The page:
for National Geographic News
Temperatures are warming throughout Antarctica, especially in winter and spring, according to new weather station and satellite data.
The evidence contradicts studies showing that only the Antarctic Peninsula was warming while the rest of the continent has cooled.
The previous data has, in a least one case, fueled skepticism about global warming.
The new study also reveals that western Antarctica may actually be warming faster than the Antarctic Peninsula, "the biggest surprise" to study lead author Eric Steig, a climate researcher at the University of Washington.
"We can't say this with confidence, but our results at least hint that that may be the case."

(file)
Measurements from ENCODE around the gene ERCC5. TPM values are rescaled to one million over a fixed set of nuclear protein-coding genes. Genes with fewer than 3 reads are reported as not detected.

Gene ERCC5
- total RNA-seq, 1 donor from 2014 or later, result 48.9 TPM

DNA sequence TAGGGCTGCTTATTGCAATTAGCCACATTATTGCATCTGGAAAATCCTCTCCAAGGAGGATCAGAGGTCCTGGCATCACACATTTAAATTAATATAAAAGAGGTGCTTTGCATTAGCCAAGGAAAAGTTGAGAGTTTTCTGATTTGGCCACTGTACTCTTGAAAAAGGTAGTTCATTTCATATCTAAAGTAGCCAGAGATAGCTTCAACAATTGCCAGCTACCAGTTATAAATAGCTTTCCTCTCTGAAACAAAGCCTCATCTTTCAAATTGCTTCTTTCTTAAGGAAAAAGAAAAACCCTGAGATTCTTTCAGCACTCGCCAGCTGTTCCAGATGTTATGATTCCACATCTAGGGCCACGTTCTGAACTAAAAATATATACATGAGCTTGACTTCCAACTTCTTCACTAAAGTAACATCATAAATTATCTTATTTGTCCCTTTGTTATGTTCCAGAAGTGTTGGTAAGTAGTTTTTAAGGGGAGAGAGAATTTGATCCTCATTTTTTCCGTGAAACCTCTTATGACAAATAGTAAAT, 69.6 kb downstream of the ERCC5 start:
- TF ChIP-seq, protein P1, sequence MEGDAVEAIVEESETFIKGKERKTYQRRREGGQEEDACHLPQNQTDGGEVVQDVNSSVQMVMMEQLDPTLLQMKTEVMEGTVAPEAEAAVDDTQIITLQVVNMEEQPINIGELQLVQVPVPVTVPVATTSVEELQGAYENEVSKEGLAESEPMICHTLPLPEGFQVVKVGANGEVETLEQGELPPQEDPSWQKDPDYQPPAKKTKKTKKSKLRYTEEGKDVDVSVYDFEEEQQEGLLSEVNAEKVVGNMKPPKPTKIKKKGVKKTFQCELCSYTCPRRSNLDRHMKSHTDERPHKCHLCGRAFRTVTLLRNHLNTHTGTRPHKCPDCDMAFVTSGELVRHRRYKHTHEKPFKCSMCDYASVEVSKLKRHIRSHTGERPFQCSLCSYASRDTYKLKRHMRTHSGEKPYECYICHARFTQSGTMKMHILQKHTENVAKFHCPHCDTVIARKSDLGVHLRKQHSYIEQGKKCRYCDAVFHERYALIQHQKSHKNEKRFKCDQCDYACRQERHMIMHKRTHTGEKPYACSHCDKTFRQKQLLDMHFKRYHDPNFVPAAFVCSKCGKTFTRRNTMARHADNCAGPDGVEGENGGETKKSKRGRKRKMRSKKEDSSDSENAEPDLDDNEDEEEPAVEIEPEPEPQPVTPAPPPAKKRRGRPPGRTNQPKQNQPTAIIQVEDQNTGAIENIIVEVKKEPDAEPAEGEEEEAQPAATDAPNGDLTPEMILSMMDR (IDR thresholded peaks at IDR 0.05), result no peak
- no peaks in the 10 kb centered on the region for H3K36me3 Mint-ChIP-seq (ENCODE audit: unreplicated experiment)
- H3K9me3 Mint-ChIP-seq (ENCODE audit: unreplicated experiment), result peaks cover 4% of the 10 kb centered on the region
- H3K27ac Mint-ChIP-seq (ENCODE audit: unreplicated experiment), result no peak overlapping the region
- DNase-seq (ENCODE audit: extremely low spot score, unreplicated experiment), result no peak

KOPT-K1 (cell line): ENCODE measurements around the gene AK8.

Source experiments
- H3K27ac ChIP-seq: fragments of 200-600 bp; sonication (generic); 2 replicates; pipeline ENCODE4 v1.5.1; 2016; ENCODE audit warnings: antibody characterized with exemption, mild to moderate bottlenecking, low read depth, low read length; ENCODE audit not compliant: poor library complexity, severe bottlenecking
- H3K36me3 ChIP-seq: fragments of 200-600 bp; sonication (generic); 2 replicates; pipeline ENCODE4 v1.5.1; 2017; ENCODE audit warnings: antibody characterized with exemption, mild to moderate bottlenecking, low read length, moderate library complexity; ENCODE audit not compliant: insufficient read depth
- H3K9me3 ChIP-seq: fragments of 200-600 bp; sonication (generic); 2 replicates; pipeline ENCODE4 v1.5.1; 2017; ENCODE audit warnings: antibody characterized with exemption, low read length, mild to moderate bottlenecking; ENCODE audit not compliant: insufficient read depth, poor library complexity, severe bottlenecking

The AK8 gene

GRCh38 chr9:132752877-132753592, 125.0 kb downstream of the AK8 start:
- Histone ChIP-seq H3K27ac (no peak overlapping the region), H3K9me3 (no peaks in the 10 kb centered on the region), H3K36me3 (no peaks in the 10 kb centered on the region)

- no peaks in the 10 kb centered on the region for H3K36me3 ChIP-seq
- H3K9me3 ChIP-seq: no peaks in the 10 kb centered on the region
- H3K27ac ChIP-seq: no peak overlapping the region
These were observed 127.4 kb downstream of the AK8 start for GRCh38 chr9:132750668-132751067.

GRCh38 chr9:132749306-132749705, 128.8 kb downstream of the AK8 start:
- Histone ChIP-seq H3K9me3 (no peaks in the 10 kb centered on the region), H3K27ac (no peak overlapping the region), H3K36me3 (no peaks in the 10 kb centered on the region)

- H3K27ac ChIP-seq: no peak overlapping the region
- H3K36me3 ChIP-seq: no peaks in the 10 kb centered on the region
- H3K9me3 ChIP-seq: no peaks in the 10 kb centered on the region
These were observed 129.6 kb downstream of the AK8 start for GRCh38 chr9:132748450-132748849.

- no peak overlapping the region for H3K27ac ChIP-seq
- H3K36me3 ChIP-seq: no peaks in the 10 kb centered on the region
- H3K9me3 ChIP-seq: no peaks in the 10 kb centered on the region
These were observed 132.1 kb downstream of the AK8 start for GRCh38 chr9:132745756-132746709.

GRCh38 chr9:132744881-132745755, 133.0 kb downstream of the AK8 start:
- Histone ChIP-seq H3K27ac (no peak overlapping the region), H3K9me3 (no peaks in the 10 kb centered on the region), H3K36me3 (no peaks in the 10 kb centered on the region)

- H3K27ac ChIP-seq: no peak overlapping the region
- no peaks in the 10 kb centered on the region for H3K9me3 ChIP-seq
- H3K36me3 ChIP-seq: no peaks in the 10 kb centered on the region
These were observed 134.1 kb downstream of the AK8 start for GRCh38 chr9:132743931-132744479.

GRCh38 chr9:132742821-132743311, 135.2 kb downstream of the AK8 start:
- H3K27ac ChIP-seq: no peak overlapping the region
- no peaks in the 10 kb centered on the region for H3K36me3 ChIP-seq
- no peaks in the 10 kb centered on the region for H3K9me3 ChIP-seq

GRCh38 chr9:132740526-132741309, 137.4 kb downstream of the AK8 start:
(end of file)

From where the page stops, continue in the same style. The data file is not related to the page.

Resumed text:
Previous papers had already hinted at warming in eastern Antarctica, Steig said.
The Antarctic Peninsula, the farthest portion of the continent from the South Pole, has warmed faster than any other place in the world in the past 50 years—by some estimates as much as 4.5 degrees Fahrenheit (2.5 degrees Celsius).
Such increases have caused dramatic ice shelf collapses.
(Related: "Antarctica Ice Loss Faster Than Ten Years Ago" [November 4, 2008].)
Steig also emphasized that the huge continent remains a complicated place, with both warming and cooling trends varying with geography and season.
Forest for the Trees
Steig and his team were conducting climate studies from ice cores in western Antarctica and needed up-to-date data for comparison.
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